- The Washington Times - Tuesday, October 26, 2010

Reports emerged over the weekend that Afghan President Hamid Karzai was accepting “bags of cash” from Iran. Tehran responded with its usual red-faced bluster: “The embassy of the Islamic Republic of Iran strongly dismisses [these] false, ridiculous and insulting allegations.” The story amounted to “baseless speculations” spread by the press to “confuse public opinion and damage the strong ties between the governments and nations of the Islamic republics of Afghanistan and Iran.”

A half-hour later, President Karzai confirmed the story. “It is official and by my order,” he said, noting that he had instructed former Ambassador to Iran Umar Daudzai literally to be the bagman. After the press conference, Iran clarified its earlier confrontational statement, without apparent irony, saying Tehran is “deeply concerned about Afghanistan’s stability, and has given much assistance for the reconstruction of Afghanistan.”

“We are grateful for the Iranians’ help in this regard,” Mr. Karzai said Monday, adding, “the United States is doing the same thing. They are providing cash to some of our offices.” That’s an understatement. The admitted payouts from Iran are not large, under $1 million once or twice a year. Compare this to the approximately $60 billion in U.S. military and civilian expenses in Afghanistan, which is roughly triple Afghanistan’s gross domestic product. One could also compare the Iranian offering to the $3 billion that has been flown out of the country to private accounts over the last three years. As bribe money goes, Iran’s money bags are small change.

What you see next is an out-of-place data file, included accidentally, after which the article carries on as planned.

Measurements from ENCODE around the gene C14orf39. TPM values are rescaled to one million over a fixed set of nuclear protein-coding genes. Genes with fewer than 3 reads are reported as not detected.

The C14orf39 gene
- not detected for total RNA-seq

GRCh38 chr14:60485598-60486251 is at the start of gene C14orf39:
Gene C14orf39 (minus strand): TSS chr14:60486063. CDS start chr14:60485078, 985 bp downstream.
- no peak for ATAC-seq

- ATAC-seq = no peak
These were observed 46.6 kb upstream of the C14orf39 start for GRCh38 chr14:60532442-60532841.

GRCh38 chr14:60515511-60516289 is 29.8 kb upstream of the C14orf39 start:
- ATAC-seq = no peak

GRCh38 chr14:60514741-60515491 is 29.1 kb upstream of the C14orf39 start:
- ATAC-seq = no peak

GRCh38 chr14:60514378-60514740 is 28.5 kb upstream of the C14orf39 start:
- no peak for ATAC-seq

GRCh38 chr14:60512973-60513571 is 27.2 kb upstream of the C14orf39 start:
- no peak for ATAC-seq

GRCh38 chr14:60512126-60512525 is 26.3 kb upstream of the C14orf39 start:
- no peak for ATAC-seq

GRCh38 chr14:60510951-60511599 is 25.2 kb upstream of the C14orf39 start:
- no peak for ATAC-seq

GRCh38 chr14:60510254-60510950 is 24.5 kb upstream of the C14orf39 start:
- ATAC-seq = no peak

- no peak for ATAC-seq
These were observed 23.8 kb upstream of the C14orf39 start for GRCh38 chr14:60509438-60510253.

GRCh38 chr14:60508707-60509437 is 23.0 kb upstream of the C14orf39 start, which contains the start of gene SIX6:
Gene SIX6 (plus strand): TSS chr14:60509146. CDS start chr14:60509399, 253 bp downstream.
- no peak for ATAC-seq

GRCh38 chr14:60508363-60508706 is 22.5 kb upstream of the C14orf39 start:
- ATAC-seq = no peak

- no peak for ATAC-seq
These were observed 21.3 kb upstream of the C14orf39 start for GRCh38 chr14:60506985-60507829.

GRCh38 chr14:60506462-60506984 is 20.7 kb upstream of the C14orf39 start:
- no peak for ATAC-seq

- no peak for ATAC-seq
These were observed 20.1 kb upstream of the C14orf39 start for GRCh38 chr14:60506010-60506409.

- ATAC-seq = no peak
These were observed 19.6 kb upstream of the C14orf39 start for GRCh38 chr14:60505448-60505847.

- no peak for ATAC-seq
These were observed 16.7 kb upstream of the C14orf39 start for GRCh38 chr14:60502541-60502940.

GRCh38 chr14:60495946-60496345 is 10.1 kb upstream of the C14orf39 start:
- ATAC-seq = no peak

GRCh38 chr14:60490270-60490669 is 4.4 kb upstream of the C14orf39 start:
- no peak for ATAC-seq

We praise Mr. Karzai for his frankness, but he seems oblivious to the perception problem that the mullahs’ payments create. Americans value old-fashioned notions like loyalty and countries taking sides, especially when U.S. troops are fighting and dying for someone else’s independence. Mr. Karzai, though, sees no problem with a little Iranian discretionary funding and is trying to balance impermanent friends against permanent interests.

Iran has in fact been spending many millions to further its interests in Afghanistan. Tehran has long funneled aid to the Shiite western parts of the country, and the area around Herat - not far from the Iranian border - has benefited greatly from Iranian largesse. In Kabul, Tehran underwrites the efforts of rabid pro-Iranian cleric Grand Ayatollah Asif Mohseni, who runs a madrassa and is a fixture on Iranian-sponsored Tamadun TV. Mr. Mohseni’s messages are predictably anti-Western and advance the most stringent Islamist doctrines.

Most significantly, Iran gives safe haven and medical assistance to Taliban fighters. It pays bounties to insurgents who kill troops or Afghan government workers and supplies them with the same deadly improvised explosive devices it gave to Iraqi insurgents. Recent reports indicate that Iran is also training the Taliban in the use of sophisticated anti-aircraft weapons that could have devastating effects on the International Security Assistance Force’s counterinsurgency effort.

Mr. Karzai may think that accepting Tehran’s coin is a small thing, but at a time when casualties are increasing and more Americans are losing faith in the war effort, it’s time for Afghanistan to start saying “no, thanks” to Iran.